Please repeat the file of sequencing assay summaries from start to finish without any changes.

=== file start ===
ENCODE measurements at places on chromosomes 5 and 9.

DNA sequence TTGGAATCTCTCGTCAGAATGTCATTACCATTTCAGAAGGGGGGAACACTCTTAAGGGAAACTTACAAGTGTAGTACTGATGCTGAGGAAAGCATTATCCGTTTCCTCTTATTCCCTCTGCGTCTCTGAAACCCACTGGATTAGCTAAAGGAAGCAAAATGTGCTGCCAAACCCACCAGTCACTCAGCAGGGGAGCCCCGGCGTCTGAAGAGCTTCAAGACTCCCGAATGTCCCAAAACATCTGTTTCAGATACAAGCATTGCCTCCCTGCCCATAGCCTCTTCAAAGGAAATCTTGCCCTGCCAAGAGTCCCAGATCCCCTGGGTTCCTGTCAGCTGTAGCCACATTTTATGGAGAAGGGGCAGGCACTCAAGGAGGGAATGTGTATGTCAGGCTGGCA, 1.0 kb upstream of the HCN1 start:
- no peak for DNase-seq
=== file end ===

ENCODE measurements at places on chromosomes 5 and 9.

DNA sequence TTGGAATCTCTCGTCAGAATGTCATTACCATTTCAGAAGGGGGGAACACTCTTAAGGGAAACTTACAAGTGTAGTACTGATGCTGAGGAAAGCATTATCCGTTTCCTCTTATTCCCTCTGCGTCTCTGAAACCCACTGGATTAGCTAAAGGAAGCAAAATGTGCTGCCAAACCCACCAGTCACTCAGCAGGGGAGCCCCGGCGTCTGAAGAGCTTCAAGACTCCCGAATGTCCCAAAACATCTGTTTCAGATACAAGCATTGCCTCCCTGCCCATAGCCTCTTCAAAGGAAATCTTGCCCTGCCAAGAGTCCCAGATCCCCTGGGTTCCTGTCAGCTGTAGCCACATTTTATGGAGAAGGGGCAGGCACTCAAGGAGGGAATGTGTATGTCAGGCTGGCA, 1.0 kb upstream of the HCN1 start:
- no peak for DNase-seq